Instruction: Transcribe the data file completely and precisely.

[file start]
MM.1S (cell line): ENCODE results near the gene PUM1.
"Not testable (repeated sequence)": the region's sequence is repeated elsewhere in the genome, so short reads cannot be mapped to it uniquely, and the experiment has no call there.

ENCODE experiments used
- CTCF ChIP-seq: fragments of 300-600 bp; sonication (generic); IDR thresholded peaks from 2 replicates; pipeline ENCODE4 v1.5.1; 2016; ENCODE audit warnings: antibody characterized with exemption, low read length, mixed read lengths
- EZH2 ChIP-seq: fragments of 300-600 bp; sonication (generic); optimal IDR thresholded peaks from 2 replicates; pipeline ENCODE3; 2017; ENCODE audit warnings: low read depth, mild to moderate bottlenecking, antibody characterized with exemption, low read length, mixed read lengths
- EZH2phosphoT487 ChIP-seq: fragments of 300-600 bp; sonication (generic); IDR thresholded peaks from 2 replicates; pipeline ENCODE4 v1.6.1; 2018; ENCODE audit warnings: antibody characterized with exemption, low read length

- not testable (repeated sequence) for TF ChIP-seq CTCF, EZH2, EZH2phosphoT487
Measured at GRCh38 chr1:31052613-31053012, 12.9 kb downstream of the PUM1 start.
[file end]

MM.1S (cell line): ENCODE results near the gene PUM1.
"Not testable (repeated sequence)": the region's sequence is repeated elsewhere in the genome, so short reads cannot be mapped to it uniquely, and the experiment has no call there.

ENCODE experiments used
- CTCF ChIP-seq: fragments of 300-600 bp; sonication (generic); IDR thresholded peaks from 2 replicates; pipeline ENCODE4 v1.5.1; 2016; ENCODE audit warnings: antibody characterized with exemption, low read length, mixed read lengths
- EZH2 ChIP-seq: fragments of 300-600 bp; sonication (generic); optimal IDR thresholded peaks from 2 replicates; pipeline ENCODE3; 2017; ENCODE audit warnings: low read depth, mild to moderate bottlenecking, antibody characterized with exemption, low read length, mixed read lengths
- EZH2phosphoT487 ChIP-seq: fragments of 300-600 bp; sonication (generic); IDR thresholded peaks from 2 replicates; pipeline ENCODE4 v1.6.1; 2018; ENCODE audit warnings: antibody characterized with exemption, low read length

- not testable (repeated sequence) for TF ChIP-seq CTCF, EZH2, EZH2phosphoT487
Measured at GRCh38 chr1:31052613-31053012, 12.9 kb downstream of the PUM1 start.